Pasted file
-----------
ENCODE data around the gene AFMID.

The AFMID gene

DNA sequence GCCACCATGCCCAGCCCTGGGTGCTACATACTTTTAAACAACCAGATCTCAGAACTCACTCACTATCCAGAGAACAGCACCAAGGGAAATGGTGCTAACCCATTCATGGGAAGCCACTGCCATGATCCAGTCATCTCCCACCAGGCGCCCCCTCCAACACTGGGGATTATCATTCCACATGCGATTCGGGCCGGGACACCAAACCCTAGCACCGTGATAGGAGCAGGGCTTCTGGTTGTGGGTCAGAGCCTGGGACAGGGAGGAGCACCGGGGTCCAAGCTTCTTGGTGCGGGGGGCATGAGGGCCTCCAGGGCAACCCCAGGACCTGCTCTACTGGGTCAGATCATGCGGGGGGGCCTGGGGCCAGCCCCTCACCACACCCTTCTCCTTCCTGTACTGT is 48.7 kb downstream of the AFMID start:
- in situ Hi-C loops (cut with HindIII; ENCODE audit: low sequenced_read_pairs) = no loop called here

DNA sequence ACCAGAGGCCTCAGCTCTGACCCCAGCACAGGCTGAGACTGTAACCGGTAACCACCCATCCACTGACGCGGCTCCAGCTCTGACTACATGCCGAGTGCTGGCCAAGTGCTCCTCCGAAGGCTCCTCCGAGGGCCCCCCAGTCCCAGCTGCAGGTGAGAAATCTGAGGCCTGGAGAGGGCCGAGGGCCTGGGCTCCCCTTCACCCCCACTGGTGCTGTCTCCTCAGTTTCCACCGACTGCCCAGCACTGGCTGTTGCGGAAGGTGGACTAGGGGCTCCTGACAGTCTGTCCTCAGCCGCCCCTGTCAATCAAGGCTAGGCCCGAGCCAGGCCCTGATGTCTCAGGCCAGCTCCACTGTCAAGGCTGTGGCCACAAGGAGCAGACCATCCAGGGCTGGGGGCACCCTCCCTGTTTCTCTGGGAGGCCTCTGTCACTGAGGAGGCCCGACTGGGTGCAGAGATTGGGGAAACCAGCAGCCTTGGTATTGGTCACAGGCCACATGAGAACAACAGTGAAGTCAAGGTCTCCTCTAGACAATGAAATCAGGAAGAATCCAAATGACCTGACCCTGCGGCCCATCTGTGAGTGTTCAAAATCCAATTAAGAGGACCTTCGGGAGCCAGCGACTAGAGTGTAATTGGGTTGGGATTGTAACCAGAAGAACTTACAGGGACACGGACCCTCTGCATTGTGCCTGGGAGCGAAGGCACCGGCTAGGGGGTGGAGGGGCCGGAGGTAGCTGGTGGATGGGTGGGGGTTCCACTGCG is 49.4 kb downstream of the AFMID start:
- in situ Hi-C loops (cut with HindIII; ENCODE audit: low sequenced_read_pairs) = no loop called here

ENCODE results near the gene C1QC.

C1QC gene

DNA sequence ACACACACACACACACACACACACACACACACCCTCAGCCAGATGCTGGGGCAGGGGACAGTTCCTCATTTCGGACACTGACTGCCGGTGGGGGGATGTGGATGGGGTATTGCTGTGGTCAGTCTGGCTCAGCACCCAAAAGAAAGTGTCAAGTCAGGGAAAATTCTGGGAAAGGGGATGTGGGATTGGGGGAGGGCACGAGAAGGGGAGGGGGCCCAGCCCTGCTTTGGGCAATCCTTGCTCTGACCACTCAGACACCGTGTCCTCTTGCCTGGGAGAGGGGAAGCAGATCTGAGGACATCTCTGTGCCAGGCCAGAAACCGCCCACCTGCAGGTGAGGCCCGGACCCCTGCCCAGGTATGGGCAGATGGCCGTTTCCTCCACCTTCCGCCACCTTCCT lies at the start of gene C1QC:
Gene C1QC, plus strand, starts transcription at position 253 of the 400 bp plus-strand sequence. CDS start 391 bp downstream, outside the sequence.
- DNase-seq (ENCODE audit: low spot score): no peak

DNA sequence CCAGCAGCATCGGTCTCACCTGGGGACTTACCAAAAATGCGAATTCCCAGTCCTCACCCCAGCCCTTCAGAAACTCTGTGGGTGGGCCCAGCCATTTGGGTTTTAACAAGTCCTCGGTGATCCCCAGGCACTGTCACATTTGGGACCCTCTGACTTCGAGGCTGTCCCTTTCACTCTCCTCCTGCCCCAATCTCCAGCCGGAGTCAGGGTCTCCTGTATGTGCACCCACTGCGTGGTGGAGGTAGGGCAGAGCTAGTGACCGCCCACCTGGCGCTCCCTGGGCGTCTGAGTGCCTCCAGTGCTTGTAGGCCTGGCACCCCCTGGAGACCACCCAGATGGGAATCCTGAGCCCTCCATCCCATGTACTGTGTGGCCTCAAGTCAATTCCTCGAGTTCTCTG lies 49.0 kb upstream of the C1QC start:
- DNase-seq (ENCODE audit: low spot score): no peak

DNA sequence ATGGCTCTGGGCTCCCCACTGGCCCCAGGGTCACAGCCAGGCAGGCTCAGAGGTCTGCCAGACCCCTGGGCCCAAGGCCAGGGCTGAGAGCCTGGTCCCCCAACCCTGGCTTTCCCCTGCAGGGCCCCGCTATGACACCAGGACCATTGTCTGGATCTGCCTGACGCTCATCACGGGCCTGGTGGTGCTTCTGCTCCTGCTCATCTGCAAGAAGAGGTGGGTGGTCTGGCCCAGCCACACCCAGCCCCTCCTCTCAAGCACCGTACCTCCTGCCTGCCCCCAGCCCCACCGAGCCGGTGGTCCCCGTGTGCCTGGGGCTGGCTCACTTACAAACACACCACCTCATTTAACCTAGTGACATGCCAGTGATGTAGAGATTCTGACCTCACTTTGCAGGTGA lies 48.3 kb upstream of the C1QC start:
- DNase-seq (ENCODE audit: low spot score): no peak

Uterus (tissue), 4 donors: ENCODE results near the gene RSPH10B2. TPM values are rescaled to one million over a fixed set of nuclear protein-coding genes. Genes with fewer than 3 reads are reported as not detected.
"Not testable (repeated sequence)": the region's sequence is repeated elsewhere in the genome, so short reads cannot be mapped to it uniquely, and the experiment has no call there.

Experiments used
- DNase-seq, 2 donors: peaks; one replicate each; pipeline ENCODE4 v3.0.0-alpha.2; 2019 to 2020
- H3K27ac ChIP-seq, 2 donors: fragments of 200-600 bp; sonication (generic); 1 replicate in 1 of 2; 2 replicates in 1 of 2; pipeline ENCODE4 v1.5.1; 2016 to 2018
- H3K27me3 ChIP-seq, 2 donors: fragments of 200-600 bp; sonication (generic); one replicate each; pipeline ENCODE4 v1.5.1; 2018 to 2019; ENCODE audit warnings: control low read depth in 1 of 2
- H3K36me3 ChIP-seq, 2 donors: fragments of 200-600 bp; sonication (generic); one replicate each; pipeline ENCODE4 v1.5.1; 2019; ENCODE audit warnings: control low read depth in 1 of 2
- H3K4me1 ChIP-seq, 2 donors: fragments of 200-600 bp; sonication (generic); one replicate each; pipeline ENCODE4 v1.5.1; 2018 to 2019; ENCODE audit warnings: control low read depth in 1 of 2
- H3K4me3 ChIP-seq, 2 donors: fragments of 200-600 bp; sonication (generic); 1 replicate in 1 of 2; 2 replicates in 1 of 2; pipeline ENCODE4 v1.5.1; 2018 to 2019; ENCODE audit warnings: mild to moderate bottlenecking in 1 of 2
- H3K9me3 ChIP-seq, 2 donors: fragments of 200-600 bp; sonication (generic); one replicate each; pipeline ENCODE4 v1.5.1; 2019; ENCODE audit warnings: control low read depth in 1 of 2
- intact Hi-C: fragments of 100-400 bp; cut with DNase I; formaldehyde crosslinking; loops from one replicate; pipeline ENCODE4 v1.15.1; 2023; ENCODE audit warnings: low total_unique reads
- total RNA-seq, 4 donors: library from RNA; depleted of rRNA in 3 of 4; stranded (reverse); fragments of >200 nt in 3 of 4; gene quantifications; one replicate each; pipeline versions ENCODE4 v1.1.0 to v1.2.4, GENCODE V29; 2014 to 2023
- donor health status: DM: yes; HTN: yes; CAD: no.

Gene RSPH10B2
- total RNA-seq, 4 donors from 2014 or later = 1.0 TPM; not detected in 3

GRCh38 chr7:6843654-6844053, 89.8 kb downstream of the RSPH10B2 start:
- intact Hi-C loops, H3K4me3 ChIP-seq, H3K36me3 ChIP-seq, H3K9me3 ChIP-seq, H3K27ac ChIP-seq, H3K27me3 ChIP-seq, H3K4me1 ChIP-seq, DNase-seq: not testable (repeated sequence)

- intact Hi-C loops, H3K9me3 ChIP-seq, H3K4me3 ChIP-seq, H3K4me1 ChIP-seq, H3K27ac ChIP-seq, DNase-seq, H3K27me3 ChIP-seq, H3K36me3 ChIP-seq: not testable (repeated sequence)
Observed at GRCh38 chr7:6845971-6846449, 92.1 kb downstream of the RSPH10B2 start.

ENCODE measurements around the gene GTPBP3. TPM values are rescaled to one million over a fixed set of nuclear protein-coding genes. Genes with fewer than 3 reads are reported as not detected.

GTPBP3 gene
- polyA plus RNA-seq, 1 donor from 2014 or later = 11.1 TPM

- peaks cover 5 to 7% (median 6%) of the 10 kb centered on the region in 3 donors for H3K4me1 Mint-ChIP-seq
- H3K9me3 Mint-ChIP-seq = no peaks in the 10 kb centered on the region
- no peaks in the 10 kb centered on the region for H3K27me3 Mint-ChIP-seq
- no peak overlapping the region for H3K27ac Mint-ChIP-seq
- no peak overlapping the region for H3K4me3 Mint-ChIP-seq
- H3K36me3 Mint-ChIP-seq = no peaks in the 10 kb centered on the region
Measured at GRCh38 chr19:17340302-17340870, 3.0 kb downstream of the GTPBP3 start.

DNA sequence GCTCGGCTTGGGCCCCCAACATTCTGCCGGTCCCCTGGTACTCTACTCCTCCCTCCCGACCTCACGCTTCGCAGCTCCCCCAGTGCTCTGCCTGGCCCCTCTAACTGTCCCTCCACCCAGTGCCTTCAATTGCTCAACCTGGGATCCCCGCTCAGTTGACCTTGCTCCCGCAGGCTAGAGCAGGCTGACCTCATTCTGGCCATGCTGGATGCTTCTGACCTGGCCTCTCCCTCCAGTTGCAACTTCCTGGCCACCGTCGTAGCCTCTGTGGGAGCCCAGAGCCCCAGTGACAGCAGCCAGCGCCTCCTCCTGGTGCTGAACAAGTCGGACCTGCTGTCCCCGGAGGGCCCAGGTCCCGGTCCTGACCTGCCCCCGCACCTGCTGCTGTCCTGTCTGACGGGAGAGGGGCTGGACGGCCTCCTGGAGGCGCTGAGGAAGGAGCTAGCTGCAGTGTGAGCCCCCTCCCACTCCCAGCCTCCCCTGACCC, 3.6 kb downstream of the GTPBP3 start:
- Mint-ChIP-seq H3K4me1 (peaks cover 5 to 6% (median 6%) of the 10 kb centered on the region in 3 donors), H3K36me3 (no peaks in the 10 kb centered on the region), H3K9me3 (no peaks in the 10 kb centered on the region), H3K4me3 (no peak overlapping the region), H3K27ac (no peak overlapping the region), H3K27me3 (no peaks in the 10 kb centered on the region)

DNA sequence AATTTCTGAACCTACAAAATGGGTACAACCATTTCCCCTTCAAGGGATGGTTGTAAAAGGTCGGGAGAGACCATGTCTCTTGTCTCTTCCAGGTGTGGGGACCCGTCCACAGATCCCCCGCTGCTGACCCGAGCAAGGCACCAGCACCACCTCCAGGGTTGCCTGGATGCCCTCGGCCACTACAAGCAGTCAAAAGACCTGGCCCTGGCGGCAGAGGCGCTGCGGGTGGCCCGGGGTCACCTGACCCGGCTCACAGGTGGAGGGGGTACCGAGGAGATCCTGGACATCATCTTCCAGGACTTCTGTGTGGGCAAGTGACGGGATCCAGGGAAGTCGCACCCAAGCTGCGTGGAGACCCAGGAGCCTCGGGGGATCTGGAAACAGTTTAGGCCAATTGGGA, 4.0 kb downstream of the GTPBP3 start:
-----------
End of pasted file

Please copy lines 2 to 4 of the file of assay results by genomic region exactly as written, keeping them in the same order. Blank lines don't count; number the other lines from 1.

The AFMID gene

DNA sequence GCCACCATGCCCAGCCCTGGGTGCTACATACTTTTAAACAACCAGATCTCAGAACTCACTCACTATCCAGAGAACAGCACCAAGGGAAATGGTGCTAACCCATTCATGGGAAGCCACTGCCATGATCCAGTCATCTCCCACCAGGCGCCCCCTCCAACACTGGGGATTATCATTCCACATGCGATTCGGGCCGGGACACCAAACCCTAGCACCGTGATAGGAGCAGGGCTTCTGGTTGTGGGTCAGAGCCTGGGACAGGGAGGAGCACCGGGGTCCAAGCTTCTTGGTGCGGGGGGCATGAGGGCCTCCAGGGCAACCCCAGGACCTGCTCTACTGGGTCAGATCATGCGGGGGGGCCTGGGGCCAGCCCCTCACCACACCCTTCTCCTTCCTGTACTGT is 48.7 kb downstream of the AFMID start:
- in situ Hi-C loops (cut with HindIII; ENCODE audit: low sequenced_read_pairs) = no loop called here